Fine-scale species associations in alvar limestone grasslands

M Diekmann*, C Dupre, E van der Maarel

*Corresponding author for this work

    Research output: Contribution to journalArticleAcademicpeer-review

    2 Citations (Scopus)


    To examine the importance of positive or negative interactions of plant species on a micro-scale, species associations were studied in 38 1 m(2) - plots in alvar limestone grasslands on Oland, Sweden. Each plot was assumed to be homogeneous as to its environmental conditions and spatial distribution of dominant species, and was divided into 25 sub-plots of 100 cm(2) size arranged in a regular grid. Presence-absence data of rooted vascular plants were recorded for each sub-plot. Significant positive or negative associations were observed in all plots. The number of significant interactions was positively related to the within-plot variation in soil depth. In seven and nine cases, respectively, there were more positive or negative associations than expected on the basis of a random distribution of species over the sub-plots. The ratio of the number of positive associations to the potential number of positive associations increased with increasing species richness. There was a significant spatial autocorrelation in species composition in most plots, but the coefficients of determination were on average very low, indicating a minor importance of spatial dependence in the data set. Correspondingly, the ratio of observed to potential species associations was unrelated to the extent of spatial autocorrelation. About 2/3 of all species encountered were at least once involved in a significant interaction. We found differences in the proportion of positive to negative associations between species with different habitat requirements and attributes. In general, species with predominantly negative associations were mostly relatively tall and competitive, long-lived hemicryptophytes characteristic of Festuco-Brometea and more mesotrophic grasslands, for example Filipendula vulgaris and Achillea millefolium. In contrast, species with largely positive associations were mostly smaller and short-lived stress-tolerators and stress-tolerant ruderals, preferring more shallow and exposed soils, such as Cerastium semidecandrum and Trifolium arvense. While the negative associations prevailing among the dominant species in the alvar grasslands are likely to be the outcome of interspecific competition for space and resources, the positive associations may be the result of facilitative relations between the dominant and sub-ordinate species.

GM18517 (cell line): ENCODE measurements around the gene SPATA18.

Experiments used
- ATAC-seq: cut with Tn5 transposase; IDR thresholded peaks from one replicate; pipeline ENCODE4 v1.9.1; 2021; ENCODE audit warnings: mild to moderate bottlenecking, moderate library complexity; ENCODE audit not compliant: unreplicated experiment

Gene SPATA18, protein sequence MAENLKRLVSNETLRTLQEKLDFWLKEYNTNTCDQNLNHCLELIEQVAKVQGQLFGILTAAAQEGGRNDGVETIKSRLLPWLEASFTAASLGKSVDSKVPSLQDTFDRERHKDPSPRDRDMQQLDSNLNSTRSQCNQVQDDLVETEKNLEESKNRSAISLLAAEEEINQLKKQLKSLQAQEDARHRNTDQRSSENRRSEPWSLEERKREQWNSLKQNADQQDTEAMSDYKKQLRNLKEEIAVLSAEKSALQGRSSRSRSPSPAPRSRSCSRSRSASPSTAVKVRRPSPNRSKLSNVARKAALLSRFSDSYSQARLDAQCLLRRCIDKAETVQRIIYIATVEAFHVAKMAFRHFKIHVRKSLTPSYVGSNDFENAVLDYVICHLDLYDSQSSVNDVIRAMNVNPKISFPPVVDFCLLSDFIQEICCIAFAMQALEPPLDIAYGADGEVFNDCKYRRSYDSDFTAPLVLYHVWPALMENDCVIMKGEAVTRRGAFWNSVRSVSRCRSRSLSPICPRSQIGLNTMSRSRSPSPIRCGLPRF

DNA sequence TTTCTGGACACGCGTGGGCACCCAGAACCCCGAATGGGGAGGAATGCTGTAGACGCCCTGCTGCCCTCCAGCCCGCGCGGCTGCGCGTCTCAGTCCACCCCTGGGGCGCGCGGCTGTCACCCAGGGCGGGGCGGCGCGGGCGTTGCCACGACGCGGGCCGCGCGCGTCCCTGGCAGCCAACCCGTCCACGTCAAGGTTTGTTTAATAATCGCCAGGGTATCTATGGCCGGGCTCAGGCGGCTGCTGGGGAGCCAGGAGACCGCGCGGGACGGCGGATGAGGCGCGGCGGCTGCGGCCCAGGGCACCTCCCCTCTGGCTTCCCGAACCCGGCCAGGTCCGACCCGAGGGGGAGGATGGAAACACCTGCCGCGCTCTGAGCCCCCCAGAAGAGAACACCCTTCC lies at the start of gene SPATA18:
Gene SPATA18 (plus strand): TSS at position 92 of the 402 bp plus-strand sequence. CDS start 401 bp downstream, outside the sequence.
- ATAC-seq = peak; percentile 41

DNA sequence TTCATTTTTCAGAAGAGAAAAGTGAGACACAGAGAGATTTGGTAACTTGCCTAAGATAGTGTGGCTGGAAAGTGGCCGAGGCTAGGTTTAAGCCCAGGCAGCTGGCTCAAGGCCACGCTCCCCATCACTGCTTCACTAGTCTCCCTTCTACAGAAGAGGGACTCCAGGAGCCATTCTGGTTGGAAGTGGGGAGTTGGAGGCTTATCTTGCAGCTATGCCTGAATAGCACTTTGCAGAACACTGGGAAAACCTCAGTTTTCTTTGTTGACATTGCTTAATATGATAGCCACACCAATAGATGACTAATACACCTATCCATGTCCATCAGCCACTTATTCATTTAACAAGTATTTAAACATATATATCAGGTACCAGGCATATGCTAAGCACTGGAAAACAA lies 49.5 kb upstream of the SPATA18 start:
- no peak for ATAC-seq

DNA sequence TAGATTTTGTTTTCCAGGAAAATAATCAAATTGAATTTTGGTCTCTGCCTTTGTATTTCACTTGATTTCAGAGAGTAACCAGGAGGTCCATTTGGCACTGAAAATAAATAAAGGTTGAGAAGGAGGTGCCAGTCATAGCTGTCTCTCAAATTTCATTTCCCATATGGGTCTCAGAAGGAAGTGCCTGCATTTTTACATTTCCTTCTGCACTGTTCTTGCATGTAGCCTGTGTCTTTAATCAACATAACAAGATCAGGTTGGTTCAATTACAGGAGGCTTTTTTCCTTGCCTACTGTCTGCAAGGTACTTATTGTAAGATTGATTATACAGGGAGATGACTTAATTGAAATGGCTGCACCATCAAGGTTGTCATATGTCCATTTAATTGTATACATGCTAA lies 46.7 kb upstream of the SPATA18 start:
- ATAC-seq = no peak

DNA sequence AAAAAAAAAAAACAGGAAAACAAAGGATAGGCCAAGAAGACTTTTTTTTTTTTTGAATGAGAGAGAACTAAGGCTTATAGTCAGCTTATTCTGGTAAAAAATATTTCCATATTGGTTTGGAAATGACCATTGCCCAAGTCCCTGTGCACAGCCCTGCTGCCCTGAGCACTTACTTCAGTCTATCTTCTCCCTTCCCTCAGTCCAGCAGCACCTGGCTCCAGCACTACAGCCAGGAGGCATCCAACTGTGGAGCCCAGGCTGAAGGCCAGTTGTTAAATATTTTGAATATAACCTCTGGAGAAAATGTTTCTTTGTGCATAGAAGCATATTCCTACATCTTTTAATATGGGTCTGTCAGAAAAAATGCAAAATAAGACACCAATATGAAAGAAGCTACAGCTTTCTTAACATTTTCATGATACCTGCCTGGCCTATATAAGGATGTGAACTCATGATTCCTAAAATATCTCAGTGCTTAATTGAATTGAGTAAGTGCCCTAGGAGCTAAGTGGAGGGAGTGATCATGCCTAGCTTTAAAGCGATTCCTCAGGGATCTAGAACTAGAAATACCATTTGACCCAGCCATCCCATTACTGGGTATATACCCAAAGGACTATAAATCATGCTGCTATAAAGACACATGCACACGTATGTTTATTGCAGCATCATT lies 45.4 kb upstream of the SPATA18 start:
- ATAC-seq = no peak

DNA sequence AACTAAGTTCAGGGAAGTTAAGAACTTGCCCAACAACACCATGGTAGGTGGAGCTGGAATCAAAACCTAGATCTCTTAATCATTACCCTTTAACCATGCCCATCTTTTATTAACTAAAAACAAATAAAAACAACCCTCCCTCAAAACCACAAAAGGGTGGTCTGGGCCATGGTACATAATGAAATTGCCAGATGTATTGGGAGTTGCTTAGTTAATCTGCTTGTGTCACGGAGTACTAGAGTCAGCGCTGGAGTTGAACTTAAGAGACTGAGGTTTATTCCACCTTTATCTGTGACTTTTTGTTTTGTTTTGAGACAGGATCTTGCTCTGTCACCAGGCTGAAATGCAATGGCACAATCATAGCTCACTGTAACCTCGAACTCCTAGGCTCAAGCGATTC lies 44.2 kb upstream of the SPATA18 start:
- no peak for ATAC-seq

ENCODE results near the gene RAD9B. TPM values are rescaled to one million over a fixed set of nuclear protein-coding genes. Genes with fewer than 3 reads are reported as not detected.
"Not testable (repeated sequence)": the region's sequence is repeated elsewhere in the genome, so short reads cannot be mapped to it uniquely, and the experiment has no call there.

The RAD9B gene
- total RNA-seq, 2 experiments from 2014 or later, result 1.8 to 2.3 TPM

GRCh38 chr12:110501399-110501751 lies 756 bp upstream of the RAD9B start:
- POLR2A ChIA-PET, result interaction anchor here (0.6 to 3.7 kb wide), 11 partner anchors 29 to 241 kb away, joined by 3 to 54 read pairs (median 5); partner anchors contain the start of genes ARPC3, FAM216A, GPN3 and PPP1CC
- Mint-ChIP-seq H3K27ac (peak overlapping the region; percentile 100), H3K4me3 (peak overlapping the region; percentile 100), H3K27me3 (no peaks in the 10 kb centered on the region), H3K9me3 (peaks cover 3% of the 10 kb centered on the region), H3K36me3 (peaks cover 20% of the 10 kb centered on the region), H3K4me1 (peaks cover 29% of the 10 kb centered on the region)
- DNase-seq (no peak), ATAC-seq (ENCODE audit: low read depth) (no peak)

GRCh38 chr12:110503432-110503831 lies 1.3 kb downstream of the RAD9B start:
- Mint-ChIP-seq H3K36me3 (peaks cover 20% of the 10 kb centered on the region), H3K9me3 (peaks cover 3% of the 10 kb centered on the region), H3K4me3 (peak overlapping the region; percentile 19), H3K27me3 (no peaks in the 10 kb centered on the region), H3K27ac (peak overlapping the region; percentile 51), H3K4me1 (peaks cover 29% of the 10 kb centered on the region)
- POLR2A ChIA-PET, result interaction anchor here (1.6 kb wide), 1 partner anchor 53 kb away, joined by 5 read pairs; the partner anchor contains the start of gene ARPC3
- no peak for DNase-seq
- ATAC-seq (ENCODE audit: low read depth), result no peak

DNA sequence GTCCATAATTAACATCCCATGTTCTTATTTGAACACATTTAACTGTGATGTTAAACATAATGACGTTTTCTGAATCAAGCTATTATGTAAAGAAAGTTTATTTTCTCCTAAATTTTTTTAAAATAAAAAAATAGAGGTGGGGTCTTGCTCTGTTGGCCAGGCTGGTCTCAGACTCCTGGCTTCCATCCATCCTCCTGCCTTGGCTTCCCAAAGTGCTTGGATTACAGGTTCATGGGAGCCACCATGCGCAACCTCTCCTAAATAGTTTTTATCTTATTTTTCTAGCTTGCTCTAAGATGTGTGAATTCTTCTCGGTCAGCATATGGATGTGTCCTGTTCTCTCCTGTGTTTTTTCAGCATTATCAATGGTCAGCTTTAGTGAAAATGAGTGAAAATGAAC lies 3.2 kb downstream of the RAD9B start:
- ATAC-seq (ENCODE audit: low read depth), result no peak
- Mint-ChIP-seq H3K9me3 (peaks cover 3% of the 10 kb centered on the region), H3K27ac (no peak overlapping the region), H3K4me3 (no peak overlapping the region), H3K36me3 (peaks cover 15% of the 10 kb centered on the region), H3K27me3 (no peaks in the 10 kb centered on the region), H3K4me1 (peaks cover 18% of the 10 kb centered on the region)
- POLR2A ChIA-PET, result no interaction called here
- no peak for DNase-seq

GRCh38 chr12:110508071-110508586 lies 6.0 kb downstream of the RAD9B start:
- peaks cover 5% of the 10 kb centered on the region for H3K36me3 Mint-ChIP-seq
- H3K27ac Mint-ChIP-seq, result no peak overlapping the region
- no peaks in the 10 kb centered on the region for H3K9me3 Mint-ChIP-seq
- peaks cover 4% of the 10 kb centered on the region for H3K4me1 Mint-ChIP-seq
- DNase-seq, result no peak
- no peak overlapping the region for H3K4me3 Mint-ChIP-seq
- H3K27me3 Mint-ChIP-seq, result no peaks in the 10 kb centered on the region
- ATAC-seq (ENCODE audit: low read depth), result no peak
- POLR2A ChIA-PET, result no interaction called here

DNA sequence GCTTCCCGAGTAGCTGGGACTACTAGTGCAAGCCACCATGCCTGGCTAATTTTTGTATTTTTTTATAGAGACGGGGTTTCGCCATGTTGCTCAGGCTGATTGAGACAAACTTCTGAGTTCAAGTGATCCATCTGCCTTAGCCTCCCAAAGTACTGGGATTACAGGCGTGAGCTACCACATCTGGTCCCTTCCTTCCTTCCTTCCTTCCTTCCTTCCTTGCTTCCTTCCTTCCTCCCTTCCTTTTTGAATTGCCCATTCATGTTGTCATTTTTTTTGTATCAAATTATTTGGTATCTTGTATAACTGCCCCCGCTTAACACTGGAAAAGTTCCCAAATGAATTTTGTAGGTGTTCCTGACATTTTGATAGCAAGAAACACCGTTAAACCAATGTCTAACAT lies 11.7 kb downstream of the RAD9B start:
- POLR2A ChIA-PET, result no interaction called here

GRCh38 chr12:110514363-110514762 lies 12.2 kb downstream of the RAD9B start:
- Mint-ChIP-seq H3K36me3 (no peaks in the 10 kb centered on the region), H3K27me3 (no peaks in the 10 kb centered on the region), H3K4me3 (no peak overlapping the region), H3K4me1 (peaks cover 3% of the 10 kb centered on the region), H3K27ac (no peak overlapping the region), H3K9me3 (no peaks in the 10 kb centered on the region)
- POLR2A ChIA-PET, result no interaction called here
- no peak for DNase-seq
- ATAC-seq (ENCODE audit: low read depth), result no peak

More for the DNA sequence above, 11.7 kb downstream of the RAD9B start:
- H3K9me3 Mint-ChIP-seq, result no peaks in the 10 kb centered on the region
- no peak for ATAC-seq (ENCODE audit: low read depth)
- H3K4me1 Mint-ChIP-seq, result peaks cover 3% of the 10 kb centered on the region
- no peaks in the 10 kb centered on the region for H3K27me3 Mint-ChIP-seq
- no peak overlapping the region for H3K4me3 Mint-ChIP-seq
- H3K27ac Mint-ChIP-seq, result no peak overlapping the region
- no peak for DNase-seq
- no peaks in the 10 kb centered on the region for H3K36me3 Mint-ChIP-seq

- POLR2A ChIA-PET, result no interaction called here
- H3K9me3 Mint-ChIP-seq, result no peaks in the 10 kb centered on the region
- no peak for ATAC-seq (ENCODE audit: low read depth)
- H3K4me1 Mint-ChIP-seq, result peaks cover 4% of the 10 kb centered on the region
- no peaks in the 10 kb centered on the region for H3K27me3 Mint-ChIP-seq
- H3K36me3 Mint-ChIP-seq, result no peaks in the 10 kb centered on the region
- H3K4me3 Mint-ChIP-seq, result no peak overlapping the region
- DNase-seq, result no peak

Original languageEnglish
    Pages (from-to)115-128
    Number of pages14
    JournalNordic journal of botany
    Issue number1
    Publication statusPublished - 2004


    • PLANTS
    • SWEDEN

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